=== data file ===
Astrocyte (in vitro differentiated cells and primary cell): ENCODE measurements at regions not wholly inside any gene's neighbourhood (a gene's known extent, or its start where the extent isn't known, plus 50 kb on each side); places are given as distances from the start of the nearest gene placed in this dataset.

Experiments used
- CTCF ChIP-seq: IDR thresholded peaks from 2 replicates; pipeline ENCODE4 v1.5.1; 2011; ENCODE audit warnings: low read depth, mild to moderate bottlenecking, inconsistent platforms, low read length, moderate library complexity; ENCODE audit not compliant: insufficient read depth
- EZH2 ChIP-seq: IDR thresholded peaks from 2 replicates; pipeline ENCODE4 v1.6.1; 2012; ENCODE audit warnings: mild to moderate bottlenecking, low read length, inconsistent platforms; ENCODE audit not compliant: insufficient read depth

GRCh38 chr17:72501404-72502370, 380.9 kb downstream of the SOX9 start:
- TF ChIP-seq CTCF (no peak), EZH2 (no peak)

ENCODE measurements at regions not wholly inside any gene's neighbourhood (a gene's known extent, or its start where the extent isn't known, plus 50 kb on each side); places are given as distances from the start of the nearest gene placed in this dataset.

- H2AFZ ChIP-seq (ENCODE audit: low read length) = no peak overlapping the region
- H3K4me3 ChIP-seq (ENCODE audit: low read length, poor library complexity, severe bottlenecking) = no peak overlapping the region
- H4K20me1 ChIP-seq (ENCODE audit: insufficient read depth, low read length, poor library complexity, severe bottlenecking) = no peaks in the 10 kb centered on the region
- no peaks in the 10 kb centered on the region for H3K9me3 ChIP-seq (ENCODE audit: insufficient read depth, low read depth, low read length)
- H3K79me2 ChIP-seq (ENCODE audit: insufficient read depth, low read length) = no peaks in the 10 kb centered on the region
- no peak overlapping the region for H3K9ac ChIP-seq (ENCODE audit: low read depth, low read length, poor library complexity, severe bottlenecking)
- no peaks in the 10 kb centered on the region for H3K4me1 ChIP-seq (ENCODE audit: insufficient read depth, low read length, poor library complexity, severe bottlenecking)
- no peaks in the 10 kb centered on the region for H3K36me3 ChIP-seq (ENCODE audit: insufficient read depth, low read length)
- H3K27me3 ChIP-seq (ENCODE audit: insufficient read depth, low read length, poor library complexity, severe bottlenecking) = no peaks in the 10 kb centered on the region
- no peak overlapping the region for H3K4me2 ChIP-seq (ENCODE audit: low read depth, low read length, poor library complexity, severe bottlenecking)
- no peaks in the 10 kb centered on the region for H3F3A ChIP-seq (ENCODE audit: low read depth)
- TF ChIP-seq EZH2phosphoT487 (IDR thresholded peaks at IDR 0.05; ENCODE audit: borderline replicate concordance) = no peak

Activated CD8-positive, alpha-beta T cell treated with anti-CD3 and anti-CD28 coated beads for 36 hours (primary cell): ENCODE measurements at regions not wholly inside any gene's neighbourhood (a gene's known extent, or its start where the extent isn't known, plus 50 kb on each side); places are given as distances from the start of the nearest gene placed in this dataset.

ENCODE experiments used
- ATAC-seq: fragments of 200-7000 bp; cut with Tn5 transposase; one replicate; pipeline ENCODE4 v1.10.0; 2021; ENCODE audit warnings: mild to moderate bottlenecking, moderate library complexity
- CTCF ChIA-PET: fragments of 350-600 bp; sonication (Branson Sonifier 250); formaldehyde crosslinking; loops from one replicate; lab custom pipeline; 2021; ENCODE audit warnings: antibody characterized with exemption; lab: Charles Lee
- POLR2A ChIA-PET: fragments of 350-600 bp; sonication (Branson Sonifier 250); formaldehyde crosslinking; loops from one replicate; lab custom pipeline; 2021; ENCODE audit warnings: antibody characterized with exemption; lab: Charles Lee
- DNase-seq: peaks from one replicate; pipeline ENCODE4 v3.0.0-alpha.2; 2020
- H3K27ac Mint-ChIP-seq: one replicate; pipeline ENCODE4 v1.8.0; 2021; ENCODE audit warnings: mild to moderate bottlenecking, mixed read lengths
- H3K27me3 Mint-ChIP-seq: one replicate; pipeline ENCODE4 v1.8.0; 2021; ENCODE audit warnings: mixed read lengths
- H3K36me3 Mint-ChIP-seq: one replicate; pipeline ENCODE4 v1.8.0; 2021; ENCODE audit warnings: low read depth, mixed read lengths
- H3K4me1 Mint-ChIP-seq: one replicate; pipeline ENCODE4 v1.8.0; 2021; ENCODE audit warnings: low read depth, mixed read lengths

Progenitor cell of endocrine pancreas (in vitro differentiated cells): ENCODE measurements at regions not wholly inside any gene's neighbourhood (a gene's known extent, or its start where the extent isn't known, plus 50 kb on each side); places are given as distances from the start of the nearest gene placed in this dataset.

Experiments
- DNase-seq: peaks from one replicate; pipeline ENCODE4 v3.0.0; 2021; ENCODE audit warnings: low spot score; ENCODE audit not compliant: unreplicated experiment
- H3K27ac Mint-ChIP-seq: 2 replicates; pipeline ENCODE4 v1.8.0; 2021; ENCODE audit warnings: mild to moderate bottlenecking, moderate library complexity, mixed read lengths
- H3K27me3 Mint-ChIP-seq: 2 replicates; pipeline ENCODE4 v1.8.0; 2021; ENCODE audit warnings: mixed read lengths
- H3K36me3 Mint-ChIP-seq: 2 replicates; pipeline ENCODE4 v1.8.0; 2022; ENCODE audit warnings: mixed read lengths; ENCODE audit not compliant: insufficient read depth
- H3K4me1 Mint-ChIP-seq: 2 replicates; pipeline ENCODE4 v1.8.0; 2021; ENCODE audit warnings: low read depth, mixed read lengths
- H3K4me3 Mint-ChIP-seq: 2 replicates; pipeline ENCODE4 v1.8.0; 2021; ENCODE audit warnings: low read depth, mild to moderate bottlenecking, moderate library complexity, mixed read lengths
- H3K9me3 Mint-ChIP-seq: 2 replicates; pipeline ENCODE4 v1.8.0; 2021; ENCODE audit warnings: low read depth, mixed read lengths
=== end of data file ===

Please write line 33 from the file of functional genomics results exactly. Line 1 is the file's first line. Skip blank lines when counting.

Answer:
- H3K27ac Mint-ChIP-seq: 2 replicates; pipeline ENCODE4 v1.8.0; 2021; ENCODE audit warnings: mild to moderate bottlenecking, moderate library complexity, mixed read lengths